Smothered catfish is beloved [in the South], utilize this ugly but sweet-fleshed fish to advantage. Place a large skinned catfish in the baking pan and slice onions to put on top along with strips of bacon. Sift flour lightly over all, salt and pepper, and place in a heated oven 15 minutes.

Frog’s legs are a delicacy from the first spring days until freeze-up time. The northwoods hunting-camp cook soaks the hind legs an hour in cold water, to which vinegar has been added, as a preliminary to cooking. He then drains, wipes dry, and places them in a skillet of bubbling hot cooking oil. Some Southern tidewater shooting-camp cooks use the entire frog, other than the head; others grill the legs only. A preparation is made of three tablespoons of melted butter, half a teaspoon of salt, and a pinch of pepper. The body or the legs are dipped in this, rolled in crumbs and broiled three minutes each side.

Foraging Plants from Field and Woods

Not to be outdone, our early spring pastures and fields offer many edible greens free for the gathering. Dandelion greens, with a piece of bacon, are still regarded by many as a sure sign of spring. Milkweed shoots, wild mustard, dandelions, dock, and sorrel should be dried immediately after washing, then boiled with salt pork, bacon, or other meat. If on the old side, parboil first in water to which a little soda has been added, then drain before boiling again in plain salted water.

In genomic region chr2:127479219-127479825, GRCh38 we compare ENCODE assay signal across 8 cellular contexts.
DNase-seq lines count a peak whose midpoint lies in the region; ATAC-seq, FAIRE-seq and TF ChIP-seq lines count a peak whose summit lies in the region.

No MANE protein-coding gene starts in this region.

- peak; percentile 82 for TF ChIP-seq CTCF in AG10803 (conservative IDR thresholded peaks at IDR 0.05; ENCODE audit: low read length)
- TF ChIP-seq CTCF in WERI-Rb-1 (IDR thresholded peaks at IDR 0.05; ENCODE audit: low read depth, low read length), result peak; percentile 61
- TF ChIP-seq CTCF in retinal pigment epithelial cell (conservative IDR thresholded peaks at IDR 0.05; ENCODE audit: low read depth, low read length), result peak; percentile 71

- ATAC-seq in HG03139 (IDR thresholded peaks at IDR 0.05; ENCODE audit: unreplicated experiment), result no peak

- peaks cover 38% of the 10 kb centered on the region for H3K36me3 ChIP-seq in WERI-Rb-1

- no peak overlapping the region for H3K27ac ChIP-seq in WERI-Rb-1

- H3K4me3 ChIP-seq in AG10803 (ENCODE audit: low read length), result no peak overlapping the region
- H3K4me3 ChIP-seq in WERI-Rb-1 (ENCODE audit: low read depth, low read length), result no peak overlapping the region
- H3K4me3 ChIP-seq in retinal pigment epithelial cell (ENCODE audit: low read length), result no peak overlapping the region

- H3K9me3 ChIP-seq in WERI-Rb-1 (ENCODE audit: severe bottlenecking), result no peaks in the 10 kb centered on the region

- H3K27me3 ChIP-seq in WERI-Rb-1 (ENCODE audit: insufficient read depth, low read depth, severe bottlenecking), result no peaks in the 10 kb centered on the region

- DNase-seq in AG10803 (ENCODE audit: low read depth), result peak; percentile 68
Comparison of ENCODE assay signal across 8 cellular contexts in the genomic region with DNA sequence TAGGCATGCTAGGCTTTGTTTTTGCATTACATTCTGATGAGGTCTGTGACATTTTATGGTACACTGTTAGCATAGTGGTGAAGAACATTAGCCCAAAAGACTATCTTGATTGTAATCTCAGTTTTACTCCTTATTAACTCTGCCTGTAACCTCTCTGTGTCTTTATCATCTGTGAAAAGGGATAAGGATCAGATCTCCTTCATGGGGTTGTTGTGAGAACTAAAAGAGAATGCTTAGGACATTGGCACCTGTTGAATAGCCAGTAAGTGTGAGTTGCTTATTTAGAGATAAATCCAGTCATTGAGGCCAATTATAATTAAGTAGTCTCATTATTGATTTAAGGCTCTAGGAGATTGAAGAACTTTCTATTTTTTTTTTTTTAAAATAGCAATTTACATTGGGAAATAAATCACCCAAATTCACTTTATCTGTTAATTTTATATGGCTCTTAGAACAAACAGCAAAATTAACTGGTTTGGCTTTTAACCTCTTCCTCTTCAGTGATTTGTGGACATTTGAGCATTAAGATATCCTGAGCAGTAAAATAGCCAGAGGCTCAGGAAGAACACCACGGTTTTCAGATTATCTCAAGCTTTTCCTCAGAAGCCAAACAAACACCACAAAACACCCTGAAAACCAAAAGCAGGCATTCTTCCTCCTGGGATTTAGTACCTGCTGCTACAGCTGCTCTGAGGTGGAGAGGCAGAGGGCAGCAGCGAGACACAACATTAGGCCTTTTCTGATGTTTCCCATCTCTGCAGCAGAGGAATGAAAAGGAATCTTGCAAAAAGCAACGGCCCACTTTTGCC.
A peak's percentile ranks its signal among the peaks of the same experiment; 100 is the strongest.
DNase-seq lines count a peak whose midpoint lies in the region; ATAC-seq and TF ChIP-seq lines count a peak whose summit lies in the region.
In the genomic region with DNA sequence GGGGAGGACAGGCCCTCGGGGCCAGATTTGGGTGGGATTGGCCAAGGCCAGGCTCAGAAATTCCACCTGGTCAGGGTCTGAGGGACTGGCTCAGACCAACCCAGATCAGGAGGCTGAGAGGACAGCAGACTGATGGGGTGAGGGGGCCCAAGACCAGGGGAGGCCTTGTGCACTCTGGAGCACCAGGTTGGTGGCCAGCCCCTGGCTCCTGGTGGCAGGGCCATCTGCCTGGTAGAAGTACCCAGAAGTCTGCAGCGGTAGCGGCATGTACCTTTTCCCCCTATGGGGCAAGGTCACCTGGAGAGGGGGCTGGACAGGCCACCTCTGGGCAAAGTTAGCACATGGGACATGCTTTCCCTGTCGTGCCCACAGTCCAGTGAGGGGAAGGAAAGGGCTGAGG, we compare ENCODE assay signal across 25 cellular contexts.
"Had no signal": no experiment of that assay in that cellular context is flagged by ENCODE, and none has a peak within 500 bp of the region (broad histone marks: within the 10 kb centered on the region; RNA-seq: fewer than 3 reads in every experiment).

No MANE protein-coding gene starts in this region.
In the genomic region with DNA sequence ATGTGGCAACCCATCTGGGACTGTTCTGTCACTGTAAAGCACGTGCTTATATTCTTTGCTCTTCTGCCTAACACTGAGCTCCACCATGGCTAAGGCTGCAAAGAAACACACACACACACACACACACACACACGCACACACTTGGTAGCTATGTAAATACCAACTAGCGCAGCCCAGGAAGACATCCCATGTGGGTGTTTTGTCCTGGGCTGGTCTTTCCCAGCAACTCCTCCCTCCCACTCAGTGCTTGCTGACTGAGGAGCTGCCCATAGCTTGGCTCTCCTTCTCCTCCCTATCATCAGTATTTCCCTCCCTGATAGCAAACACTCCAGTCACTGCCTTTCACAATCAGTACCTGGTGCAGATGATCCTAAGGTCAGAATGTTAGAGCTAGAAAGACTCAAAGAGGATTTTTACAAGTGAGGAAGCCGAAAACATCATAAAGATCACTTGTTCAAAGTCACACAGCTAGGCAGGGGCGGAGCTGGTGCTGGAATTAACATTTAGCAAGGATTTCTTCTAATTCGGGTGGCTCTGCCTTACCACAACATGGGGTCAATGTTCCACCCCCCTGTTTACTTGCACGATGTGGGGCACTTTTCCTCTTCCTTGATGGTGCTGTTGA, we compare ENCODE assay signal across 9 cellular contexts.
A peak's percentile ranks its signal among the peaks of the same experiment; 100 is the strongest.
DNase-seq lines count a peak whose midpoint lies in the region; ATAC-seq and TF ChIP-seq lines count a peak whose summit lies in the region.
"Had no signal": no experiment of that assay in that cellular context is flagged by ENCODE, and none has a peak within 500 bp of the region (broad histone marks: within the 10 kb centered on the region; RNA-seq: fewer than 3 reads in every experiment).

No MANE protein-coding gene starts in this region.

Perhaps you have cooked these wild things and not been satisfied with the results. Try chopping the boiled greens fine, then putting in a hot frying pan with butter, pepper, and salt, and stirring until thoroughly heated.

The tender stems of young brake or bracken [fern], cooked same as asparagus, are equally as good as that much-sought-after vegetable. The plants should not be over 4 inches high when they will show but a few tufts of leaves at the top; if much older they are unwholesome. Wash the stalks, scrape, and lay in cold water for an hour. Then tie loosely in bundles and put in a kettle of boiling water to boil three quarters of an hour, when they should be tender. Drained, laid on buttered toast, dusted with pepper and salt, and covered with melted butter they are as good as asparagus, some claim even better.

Wilted dandelion greens call for a peck of fresh tops and half a dozen strips of bacon. Fry the bacon until crisp, then crack into small pieces and pour with drippings over the washed leaves.

Botanists tell us over a hundred edible plants grow wild in our fields and woods. While we may find it easier to raise cultivated vegetables than to gather wild things, it is good to know we live where Nature offers this wholesome fare.